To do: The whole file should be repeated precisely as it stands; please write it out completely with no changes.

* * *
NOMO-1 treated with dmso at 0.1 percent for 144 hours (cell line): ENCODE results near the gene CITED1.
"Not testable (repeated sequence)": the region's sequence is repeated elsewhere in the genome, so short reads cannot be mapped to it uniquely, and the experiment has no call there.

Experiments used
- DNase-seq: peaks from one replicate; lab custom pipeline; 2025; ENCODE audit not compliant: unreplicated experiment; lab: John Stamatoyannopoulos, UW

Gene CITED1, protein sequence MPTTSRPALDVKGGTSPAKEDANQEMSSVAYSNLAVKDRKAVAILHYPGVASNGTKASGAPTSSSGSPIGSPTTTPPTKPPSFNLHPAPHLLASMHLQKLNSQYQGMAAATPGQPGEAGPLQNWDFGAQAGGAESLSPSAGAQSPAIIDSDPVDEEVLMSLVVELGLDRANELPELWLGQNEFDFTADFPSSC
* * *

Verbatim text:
NOMO-1 treated with dmso at 0.1 percent for 144 hours (cell line): ENCODE results near the gene CITED1.
"Not testable (repeated sequence)": the region's sequence is repeated elsewhere in the genome, so short reads cannot be mapped to it uniquely, and the experiment has no call there.

Experiments used
- DNase-seq: peaks from one replicate; lab custom pipeline; 2025; ENCODE audit not compliant: unreplicated experiment; lab: John Stamatoyannopoulos, UW

Gene CITED1, protein sequence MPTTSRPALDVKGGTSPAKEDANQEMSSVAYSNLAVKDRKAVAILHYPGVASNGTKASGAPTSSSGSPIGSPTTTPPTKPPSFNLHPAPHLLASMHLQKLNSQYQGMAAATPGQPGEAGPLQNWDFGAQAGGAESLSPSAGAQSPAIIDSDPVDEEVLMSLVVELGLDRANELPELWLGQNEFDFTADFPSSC